Autograder Ouput and Error Messages
Your program or program components produced behavior that matched the correct solution on this test.
Your program (or its components) executed without crashing or hanging (indicated by other messages), but its behavior did not match the correct solution. Validate your code against the specifications. If your code matched the provided samples in your development environment, but failed the corresponding sample tests on the autograder, it almost certainly means that your code is relying on platform-specific undefined behavior. See the other troubleshooting suggestions.
Compile or link error messages
The autograder uses gcc/g++ and makefiles to build an executable of your whole program, and then additional executables for any component tests where your components are combined with our testing drivers or project components. If a build succeeds, you will get none of the compiler or linker messages. But if a build fails, your feedback email will contain all of the compiler and linker error messages and warnings for that build. Some of the warnings might differ from your own version of gcc, and are often not important, but any error messages are critical. Study them to determine the problem.
make: *** No rule to make target X ...
This is a message from the make utility that the autograder uses to build executables. Usually this is caused by failing to submit one of the required files that is needed to compile the component named X. Check to make sure you have supplied all the specified files (and to be safe, only the specified files).
The value provided to the system on program termination was not zero. If you return from main, or exit() with a non-zero value, this can result. Be sure your program always returns 0 from main except where the specifications tell you to use exit(). Memory allocation/deallocation errors can also cause this result.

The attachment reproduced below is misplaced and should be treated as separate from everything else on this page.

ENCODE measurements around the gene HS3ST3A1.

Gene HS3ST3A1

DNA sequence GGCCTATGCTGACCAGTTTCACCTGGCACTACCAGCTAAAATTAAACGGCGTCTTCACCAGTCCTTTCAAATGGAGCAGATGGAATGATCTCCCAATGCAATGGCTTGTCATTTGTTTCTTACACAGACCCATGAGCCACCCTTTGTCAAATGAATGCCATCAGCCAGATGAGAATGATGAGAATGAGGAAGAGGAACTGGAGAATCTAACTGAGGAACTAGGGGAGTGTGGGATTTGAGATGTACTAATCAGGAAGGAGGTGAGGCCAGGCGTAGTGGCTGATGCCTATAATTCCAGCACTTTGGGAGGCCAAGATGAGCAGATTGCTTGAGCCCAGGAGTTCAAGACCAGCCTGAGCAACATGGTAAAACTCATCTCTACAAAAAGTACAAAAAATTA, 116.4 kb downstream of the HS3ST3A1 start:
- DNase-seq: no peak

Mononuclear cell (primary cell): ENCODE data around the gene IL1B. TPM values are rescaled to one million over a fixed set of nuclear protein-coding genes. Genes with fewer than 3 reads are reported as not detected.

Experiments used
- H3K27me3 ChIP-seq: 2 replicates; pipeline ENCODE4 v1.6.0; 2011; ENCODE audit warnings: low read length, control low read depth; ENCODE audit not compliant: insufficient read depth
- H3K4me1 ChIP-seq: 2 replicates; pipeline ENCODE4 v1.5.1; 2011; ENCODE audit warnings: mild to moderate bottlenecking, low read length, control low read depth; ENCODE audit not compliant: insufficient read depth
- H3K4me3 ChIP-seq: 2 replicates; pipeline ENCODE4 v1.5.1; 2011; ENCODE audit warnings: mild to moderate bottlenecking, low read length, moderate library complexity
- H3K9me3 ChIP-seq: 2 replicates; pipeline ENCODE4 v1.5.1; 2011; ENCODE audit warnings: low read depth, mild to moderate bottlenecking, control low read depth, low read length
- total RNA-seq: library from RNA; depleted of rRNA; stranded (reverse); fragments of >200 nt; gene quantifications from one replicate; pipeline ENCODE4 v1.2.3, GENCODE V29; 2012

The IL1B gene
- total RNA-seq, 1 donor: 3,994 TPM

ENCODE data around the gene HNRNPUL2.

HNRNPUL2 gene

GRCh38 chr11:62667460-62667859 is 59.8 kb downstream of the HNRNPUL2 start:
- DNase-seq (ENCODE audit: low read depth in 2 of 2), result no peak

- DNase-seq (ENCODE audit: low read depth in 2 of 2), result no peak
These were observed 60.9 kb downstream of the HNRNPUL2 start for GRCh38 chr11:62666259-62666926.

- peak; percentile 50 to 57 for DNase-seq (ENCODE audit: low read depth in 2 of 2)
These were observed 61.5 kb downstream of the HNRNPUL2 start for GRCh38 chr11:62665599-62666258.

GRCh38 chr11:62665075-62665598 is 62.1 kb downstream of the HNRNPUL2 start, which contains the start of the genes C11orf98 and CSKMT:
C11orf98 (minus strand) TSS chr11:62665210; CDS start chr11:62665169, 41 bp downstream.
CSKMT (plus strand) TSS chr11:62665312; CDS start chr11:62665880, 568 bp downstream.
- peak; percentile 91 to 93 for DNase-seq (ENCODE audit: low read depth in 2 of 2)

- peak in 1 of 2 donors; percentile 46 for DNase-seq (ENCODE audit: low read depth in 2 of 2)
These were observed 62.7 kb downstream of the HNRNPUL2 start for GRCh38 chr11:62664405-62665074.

The program attempted to access an invalid virtual memory address. Both this and BUS ERROR are usually due to "wild pointers" - e.g. uninitialized pointers, garbage addresses, dereferencing null pointers. etc.
The Unix SIGBUS error, in the context of this class, almost certainly indicates that your program attempted to access data with an invalid address alignment, or more generally, an impossible memory address. Both this and the SEG. FAULT error are usually due to "wild pointers" - e.g. uninitialized pointers, garbage addresses, dereferencing null pointers. etc.
The Unix SIGABRT condition arose, which indicates that abort(), or terminate() was called. An uncaught exception would cause terminate() to be called. If an assert() "fires", this will also cause SIGABRT.
You exceeded a predefined runtime limit. In some project tests, this would happen if your code was grossly inefficient for the amount of data involved (like using a O(n^2) algorithm). More often, it is due to your program hanging in a loop of some sort. If your program fails to respond correctly to all input commands and fails to handle incorrect commands properly, it can get out of step with our testing script and never see the quit command that terminates the script - and just loops forever, doing something like spitting out the unrecognized command error message.
You exceeded a predefined limit for data output to stdout. Infinite loops that generate output sometimes cause this message rather than TIMED OUT. See TIMED OUT.